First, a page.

Arbitration. Arbitration in Taiwan is a common method of dispute resolution for construction, intellectual property, technology, international trade, securities and other disputes requiring specific or technical knowledge. Taiwan recently amended its arbitration laws to bring it in line with international standards as defined by the UNCITRAL Model Law. Arbitration in Taiwan is now governed by the Taiwan Arbitration Law.

Under the Arbitration Law, an agreement to arbitrate is only valid if it is in respect of a dispute whose resolution through arbitration is legally permissible and the agreement is in writing or expressed in any tangible format showing a common intention for the parties to submit the dispute to arbitration in Taiwan. An agreement to arbitrate may preclude litigation in the courts.

Where the agreement does not specify the number of arbitrators to be appointed, each party may appoint its own arbitrator and the chairman may be appointed by agreement between the two party approved arbitrators. If the parties cannot agree on the selection of the chairman within the specified period, the chairman may be appointed by the court upon one party’s petition. The ROC Arbitration Association is the only competent authority for arbitration in Taiwan and is in charge of coordinating all arbitration procedures. An arbitrator may be an attorney, a judge, a prosecutor, an arbitrator in another arbitration institution or an expert specialising in a practice area for at least five years. There are no restrictions as to who may represent the parties at an arbitration.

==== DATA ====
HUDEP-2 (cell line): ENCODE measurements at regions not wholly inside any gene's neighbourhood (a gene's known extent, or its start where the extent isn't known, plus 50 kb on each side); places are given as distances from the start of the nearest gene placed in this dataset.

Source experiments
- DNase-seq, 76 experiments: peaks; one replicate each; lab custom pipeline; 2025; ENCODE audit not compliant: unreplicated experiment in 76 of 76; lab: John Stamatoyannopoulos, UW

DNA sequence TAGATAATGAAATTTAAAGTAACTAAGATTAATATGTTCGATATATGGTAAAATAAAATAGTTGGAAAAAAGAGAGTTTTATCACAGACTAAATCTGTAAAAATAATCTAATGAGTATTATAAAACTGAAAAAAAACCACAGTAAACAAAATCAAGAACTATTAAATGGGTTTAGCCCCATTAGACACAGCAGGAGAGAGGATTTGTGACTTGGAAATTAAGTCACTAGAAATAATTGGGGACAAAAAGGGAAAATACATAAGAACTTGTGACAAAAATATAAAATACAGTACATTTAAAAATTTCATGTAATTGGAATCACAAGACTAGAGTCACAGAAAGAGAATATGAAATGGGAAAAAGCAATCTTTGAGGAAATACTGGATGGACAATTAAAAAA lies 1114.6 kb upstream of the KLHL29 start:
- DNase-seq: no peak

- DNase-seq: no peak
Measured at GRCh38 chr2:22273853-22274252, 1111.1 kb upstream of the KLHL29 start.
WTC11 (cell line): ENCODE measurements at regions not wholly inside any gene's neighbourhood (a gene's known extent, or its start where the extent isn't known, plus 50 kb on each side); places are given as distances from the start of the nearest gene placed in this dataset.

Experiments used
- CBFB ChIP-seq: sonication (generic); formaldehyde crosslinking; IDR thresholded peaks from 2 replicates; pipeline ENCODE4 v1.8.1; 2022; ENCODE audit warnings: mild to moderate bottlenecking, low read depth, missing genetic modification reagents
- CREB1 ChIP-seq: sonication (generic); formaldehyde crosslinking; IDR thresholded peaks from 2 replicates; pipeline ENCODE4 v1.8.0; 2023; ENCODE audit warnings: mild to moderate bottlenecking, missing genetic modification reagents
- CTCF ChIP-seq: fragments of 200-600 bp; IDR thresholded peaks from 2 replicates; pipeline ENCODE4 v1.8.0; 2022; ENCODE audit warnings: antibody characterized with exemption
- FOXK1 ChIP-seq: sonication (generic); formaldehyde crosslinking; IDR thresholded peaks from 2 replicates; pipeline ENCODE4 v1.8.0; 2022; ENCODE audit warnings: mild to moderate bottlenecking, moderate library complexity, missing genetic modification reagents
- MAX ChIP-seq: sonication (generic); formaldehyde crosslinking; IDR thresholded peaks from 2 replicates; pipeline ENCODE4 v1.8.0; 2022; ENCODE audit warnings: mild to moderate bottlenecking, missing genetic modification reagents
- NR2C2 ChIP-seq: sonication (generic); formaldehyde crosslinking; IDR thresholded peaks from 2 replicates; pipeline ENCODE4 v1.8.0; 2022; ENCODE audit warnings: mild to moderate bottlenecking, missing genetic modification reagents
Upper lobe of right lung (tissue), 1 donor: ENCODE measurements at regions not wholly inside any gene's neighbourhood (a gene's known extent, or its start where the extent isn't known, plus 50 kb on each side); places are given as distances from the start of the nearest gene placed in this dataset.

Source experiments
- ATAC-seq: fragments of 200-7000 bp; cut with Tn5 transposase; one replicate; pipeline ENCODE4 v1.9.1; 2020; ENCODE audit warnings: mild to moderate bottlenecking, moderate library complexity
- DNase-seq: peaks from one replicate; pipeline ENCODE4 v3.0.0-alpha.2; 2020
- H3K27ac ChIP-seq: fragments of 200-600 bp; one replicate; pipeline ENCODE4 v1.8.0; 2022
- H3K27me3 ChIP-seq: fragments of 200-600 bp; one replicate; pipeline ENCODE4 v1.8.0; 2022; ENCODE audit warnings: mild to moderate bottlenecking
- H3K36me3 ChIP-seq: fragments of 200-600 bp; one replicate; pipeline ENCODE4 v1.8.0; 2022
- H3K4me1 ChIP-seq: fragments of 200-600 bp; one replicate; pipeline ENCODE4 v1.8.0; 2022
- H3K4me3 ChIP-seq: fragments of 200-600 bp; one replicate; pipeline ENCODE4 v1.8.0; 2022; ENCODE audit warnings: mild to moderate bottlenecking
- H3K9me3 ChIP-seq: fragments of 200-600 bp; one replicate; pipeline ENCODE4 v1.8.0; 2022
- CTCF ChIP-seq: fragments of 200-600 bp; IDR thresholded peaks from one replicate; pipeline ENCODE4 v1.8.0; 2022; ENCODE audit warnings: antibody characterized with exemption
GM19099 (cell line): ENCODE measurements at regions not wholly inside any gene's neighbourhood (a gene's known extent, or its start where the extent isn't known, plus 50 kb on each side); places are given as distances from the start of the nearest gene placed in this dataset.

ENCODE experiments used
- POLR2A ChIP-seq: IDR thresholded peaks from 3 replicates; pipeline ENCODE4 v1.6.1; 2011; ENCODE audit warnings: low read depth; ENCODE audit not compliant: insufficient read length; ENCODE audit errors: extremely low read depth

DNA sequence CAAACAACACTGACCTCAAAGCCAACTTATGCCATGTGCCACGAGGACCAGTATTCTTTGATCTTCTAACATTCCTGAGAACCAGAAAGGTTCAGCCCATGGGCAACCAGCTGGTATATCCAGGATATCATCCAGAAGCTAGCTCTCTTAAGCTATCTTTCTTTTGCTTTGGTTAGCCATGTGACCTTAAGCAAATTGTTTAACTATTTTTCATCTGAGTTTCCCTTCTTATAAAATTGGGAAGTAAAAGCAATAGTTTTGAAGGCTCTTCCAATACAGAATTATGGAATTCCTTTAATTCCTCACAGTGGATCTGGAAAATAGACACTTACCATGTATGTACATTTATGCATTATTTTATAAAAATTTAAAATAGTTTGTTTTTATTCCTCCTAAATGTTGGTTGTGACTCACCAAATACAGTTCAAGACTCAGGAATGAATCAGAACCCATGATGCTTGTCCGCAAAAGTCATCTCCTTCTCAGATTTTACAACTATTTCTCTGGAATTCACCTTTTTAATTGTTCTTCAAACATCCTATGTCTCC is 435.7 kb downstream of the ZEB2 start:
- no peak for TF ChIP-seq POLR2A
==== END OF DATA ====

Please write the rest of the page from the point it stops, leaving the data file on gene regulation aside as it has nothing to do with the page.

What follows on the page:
Awards are usually rendered within a period of six months after the arbitration hearing. A party may apply to the courts to revoke the arbitral award if there are found to be substantial procedural defects or misconduct in the arbitration.

A foreign arbitral award may be enforced in Taiwan once it is recognized by a court in Taiwan. A foreign arbitral award will not be recognized if such an award is contrary to public order and good morals or if the subject matter of the dispute is one that may not be settled by arbitration under the laws of Taiwan. The court may also refuse to enforce due to the lack of reciprocity. The courts in Taiwan have, in the past, recognized arbitral awards rendered in the United States, the United Kingdom, Hong Kong and Korea.